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lyftstickerEven though the Seattle City Council already voted to enact laws that will regulate app-based transportation companies like UberX, Lyft and Sidecar, the California-based startups are still letting their displeasure be heard.

Today, Lyft sent out an email to customers with a subject line titled, “Defending your right to Lyft.” In the letter, Lyft employee Emily Castor lambasts Seattle’s city leaders for their decision to cap the number of active drivers that a company like Lyft can have on the road to 150.

“Ride-sharing has become wildly popular in Seattle, but City Council doesn’t get it,” Castor wrote. “Last week, they voted for barriers and caps that would crush ride-sharing just as it is beginning to blossom.”

lyft-pinkCastor wonders “why would City Council try to stop a service people love,” and notes that the city’s decision is not about “passenger safety” nor is it about “helping taxi drivers.” She links to Lyft’s safety protocols, which “beat those required for taxis,” and said that Lyft offers its drivers higher earnings and more flexibility than those in the taxi industry.

Rather, she accused the Council of protectionism.

“The real motivation behind this law is protecting wealthy taxi companies from competition, favoring one industry over another,” she wrote. “Council is ignoring the will of the people, but we will not. We’re prepared to fight for your right to share rides.”

The email includes a link to claim a 10-pack of #SaveLyftSeattle stickers, which you can see above.

“Let’s show City Council that they can’t stop innovation any more than railroads could stop Henry Ford or Blockbuster could slow the growth of Netflix,” Castor wrote, using the Netflix analogy noted by councilmember Tim Burgess last week. “Together, we are unstoppable, and this is only the beginning of our battle to protect your freedom to ride. We’ll be in touch again soon with more news about how you can help.”

Lyft supporters gather at a City Hall rally in February.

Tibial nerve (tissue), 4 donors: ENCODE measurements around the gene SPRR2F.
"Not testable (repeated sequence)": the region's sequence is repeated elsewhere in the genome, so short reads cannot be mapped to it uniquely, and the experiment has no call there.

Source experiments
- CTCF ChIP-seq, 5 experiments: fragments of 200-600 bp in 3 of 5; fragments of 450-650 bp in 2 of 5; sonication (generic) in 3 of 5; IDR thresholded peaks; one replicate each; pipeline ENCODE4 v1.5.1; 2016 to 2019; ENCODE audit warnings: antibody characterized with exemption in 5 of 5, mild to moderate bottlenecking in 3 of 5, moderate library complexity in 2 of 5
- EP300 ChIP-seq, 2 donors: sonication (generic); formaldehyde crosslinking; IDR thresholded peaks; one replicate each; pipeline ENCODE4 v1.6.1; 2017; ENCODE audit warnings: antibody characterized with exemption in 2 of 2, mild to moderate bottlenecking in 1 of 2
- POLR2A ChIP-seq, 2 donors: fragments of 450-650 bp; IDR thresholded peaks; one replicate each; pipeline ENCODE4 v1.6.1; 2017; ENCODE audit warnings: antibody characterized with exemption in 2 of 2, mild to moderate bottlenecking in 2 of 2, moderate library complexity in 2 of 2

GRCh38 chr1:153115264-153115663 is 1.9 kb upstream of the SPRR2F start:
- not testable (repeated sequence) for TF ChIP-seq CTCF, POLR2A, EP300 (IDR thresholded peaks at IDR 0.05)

Lyft supporters gather at a City Hall rally in February.

At least a few councilmembers will undoubtedly have issue with claims made in the letter. For starters, Sally Clark, who chaired the Committee on Taxi, For-Hire and Limousine Regulations, made it clear at the last meeting that UberX, Lyft and Sidecar do not fall into the state’s definition of “ride-sharing.”

“UberX and Lyft are not ride-sharing companies,” she said last week. “They are for-hire.”

And councilmember Bruce Harrell, who also sat on the committee, probably wouldn’t agree with the notion that the Council “crushed” ride-sharing.

“The headline should not read that the City Council capped anything. It should read as the City Council allowed ride-shares to come into an industry,” Harrell said last week. “The bill sets up a conceptual framework for us to start stepping out of the regulatory arc and let technology and consumer choice dictate what we’re about to do. But we are not there yet.”

Despite the new legislation, Lyft recently announced plans to expand its service across the greater Seattle area. It also ditched its donation-based payment system in the city and has moved to mandatory pricing requirements.

Uber has also expressed frustration with the Council’s decision and said it will “absolutely keep fighting” the approved ordinance.

Meanwhile, on Monday The Western Washington Taxi Cab Operators Association filed a lawsuit against Uber, claiming that the service has violated city, county and state laws, and “engages in an unlawful and deceptive business practice which harms the economic interests of taxicab drivers.”

Related: Here’s what happened when my family got hit while riding a Lyft … Taxi drivers defend suit against Uber in Seattle, say they want level playing field

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